“During negotiations the cap was increased, so it’s not as bad as it could have been,” Beck said.

Representatives from the Chamber & EDC joined 26 other business groups around the state to fight two provisions that would have particularly affected businesses in the Pikes Peak region, Beck said.

The original version of the bill would have removed a tax credit for corporations that have located their home offices in Colorado, including USAA and Progressive Insurance in Colorado Springs.

That would have cost USAA alone $9 million to $10 million, Beck said.

Another provision would have eliminated the current tax exemption for energy used in manufacturing and industrial activities.

“Advanced manufacturing is one of the Chamber & EDC’s priority industries to build in Colorado Springs,” Beck said. 

The business groups’ “full-court press” was successful in getting those provisions removed from the final bill, she said.

Snyder, who was working with business stakeholders on other bills concerning the operating loss and energy exemptions, said his experience with HB20-1420 was “really frustrating. I was horrified, to be honest, that there were nine different tax expenditures that the bill sought to eliminate — and I mean, just cut like with a scalpel — and no phase-in or phase-out period.”

Snyder said he got no notice that HB 1420 was going to be introduced, and that one of the primary sponsors told him the Chamber & EDC and other business organizations had not been invited to Zoom calls about the bill.

“I said, ‘That’s just wrong, and it’s not the way we do business,’” Snyder said. “What I saw here, really, was some of the more progressive members of the House, they saw an opportunity … to try and advance their very progressive agenda.”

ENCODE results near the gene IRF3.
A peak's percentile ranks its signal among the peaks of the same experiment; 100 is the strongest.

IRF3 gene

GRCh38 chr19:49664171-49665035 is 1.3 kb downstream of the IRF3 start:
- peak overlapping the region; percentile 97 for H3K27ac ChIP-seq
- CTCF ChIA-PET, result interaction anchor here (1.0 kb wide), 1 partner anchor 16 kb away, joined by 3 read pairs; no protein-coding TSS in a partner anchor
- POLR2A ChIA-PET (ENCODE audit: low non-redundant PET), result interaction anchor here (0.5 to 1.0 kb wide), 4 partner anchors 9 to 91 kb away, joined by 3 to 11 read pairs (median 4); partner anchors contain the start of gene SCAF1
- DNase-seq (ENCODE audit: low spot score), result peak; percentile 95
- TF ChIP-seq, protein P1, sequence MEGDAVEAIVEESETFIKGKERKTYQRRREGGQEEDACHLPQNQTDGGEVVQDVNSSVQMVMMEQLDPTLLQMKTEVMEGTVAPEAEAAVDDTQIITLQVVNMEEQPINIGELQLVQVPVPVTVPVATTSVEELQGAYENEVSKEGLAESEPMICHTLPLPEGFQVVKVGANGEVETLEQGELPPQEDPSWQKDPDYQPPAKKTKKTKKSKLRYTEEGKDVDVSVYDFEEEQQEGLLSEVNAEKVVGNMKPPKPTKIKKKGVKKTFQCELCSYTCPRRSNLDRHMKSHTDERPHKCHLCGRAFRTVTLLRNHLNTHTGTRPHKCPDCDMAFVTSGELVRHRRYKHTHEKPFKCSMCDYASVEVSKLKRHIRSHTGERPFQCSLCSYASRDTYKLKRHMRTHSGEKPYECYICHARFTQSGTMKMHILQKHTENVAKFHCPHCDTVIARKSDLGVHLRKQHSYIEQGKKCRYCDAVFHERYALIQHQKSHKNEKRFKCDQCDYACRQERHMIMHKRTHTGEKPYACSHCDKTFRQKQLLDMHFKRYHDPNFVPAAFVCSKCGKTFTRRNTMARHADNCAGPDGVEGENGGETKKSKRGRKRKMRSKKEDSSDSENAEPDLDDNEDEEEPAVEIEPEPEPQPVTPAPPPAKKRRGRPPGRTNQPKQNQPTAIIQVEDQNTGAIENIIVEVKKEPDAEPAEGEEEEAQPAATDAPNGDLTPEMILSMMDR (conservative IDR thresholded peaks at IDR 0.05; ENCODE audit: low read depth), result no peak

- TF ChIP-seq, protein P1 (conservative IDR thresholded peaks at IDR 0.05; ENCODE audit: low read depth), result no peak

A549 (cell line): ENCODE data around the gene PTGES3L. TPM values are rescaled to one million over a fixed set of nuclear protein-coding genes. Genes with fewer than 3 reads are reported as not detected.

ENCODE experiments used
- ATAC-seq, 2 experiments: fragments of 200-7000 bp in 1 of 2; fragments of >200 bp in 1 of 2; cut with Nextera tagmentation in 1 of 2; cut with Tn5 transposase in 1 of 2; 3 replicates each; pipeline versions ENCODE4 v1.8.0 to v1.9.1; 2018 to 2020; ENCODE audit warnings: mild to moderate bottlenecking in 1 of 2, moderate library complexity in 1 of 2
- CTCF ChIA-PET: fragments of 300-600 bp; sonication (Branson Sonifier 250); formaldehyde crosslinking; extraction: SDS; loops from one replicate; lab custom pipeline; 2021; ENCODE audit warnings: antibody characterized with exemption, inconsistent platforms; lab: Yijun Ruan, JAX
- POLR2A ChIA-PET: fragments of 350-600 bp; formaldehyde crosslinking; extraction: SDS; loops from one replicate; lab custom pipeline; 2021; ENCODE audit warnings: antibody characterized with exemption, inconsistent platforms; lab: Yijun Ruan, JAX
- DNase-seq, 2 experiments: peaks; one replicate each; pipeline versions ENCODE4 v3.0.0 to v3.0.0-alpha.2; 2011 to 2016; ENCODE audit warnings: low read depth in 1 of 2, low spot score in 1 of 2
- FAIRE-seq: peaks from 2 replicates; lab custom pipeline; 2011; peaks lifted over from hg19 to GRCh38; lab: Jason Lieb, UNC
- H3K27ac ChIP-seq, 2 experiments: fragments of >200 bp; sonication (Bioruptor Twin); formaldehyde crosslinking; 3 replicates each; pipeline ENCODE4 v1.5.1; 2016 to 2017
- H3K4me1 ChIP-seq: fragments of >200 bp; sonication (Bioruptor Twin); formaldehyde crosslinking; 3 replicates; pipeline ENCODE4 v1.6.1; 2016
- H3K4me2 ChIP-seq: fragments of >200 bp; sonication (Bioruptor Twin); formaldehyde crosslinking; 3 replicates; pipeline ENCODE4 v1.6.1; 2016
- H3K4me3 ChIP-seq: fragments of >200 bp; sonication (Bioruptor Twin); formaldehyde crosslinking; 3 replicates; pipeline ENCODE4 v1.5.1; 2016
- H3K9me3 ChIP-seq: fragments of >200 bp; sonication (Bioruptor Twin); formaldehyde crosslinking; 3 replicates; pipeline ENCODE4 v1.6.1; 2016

Gov. Jared Polis expressed opposition to the original bill, and it was substantially modified in the Senate, Snyder said.

“I would say they got about a third of what they wanted in the original bill,” he said.


The Chamber & EDC also worked to revise SB20-205, which mandates that employers give paid sick leave to employees for COVID-19-related illnesses and, beginning Jan. 1, 2021, allows employees to accrue paid sick leave at one hour for every 30 hours worked, up to a maximum of 48 hours.

The chamber’s opposition led to an amendment that exempts federal contractors, who already are subject to similar federal requirements, as well as some other changes to the final bill.

“So again, it was not as bad as it could have been,” Beck said.

“A lot of the provisions in that bill were the same ones that we’ve seen in recent sessions as part of creating a paid family medical leave program,” she said. “That felt a little disingenuous, since this was introduced just a few weeks after the sponsors said they were not going to pursue creating such a program because they could not get consensus.”

The chamber opposed SB20-207, which requires that the Colorado Department of Labor and Employment’s Unemployment Insurance Benefits Office consider why an employee has refused to accept employment — for reasons such as a work environment that doesn’t comply with federal safety regulations, responsibility for caring for a child whose school is closed or a concern about susceptibility to illness.

“One of the problems with this bill is that it created new costs to the Unemployment Insurance Fund, which is already really taxed right now,” Beck said.

SB20-215 created a new state enterprise that would impose a health insurance affordability fee on health insurers and hospitals to reduce consumer costs for individual health coverage.

“Our hospital and health care members were really concerned about that one,” Beck said. The bill passed June 22, but amendments reduced the cost impact on businesses, she said.


Overall though, Snyder, Lee and Rep. Tony Exum, D-Dist. 17, agreed that a lot of positive work was done during the 2020 session.

“In the end, we were able to get quite a bit accomplished in a short period of time for the people of Colorado,” Exum said at a virtual town hall June 24.